Eden Geothermal's story
When development of the first well, EG-1, is complete, there will be demonstration of heat production from this single deep well, using a ‘co-axial’ circulation system. The hot water produced will be used to provide direct heat to the facilities at Eden. The use of this heat will demonstrate the benefits of greenhouse gas (GHG) savings achievable from this specific project, while also indicating the long-term level of GHG savings that could be achieved from a two-well system.
It is hoped that this will provide a pivotal first step for creating a new renewable and industry sector for Cornwall and for the UK, as the greater understanding of the conditions deep in the granite will enable the subsequent development of another 4,500-metre well (EG-2) and a combined heat and power plant.
The second well will be drilled to a similar depth and will also target the naturally fractured rock of the Great Crosscourse fault. While they’ll be just a few metres apart at surface, the two wells will be deviated to a few hundred metres apart at depth.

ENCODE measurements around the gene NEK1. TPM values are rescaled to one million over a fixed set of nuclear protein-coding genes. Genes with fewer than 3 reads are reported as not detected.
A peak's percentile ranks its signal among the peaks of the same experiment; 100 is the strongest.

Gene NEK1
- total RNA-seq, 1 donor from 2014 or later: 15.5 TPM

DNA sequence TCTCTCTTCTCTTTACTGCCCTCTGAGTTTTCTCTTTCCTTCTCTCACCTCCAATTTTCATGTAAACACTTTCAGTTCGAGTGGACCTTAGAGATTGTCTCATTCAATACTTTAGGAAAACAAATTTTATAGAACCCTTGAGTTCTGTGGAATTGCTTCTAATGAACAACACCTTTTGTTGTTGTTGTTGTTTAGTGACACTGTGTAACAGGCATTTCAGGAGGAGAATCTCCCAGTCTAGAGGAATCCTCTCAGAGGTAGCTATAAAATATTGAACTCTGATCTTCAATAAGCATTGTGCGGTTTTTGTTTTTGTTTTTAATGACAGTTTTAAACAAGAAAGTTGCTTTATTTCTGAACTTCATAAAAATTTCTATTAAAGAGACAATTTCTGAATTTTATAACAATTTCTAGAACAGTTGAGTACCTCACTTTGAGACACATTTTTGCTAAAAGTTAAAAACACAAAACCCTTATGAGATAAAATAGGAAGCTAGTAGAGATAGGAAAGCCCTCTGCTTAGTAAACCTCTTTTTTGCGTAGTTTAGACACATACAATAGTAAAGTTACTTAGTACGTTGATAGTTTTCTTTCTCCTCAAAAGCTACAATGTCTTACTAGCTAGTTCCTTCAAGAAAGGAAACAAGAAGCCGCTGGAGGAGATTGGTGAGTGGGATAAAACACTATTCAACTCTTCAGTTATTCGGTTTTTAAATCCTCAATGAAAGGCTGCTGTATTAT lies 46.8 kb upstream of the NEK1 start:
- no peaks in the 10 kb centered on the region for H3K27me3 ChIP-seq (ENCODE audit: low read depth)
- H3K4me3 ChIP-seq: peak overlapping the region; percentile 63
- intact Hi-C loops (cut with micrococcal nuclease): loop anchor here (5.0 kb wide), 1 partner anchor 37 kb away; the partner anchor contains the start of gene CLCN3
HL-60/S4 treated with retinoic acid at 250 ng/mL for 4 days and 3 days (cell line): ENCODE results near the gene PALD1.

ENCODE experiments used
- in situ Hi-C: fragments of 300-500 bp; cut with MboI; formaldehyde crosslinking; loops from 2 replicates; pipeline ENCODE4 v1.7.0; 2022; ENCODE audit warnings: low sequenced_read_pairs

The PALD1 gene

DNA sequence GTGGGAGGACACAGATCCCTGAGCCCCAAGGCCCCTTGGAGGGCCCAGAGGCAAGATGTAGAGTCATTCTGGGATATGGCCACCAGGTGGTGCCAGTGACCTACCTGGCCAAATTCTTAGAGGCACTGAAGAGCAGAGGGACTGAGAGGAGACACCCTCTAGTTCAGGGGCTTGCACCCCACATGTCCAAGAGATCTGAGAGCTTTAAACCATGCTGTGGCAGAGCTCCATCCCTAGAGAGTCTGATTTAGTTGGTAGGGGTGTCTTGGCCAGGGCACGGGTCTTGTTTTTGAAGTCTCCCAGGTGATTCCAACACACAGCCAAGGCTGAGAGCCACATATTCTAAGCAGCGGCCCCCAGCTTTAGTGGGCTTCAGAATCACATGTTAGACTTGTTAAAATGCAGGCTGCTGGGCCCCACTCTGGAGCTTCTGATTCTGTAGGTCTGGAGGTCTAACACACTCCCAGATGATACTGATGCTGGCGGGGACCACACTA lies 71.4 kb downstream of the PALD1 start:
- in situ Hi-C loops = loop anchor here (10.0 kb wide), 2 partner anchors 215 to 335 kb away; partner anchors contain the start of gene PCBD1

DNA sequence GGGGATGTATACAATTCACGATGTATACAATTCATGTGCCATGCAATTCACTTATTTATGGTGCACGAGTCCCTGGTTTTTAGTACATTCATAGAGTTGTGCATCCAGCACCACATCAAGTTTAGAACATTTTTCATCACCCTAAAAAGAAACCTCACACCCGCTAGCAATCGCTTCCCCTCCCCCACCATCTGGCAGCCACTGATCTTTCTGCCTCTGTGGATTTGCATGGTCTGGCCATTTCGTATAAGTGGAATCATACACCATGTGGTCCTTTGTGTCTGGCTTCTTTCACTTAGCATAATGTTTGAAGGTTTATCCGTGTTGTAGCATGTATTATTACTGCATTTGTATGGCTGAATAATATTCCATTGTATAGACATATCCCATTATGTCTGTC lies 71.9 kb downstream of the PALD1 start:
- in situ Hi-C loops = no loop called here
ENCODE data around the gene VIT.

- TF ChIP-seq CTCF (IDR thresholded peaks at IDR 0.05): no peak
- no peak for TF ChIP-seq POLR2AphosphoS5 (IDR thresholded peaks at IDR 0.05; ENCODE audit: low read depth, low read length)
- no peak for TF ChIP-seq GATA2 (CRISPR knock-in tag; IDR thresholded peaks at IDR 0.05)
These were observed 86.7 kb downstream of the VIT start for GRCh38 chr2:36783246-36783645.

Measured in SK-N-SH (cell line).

The existing cracks and fissures in the target fault will mean it can be used as a giant heat exchanger. Cold water will be sent down one well and will pass through the cracks, picking up heat from the rock, before being pumped back up the second well at about 180°C.
At the surface, a small, combined heat and power plant (CHP) will be used to supply heat to Eden’s Biomes, greenhouses and other buildings, with enough surplus to export heat for local industry or district heating too, and to generate electricity using a binary cycle turbine.
Useful learnings from Eden Geothermal
Persist: a new idea or technology takes time to be accepted by policy makers. Local government is a good place to start, and it is easier to count on their sustained attention and support than find it at national level.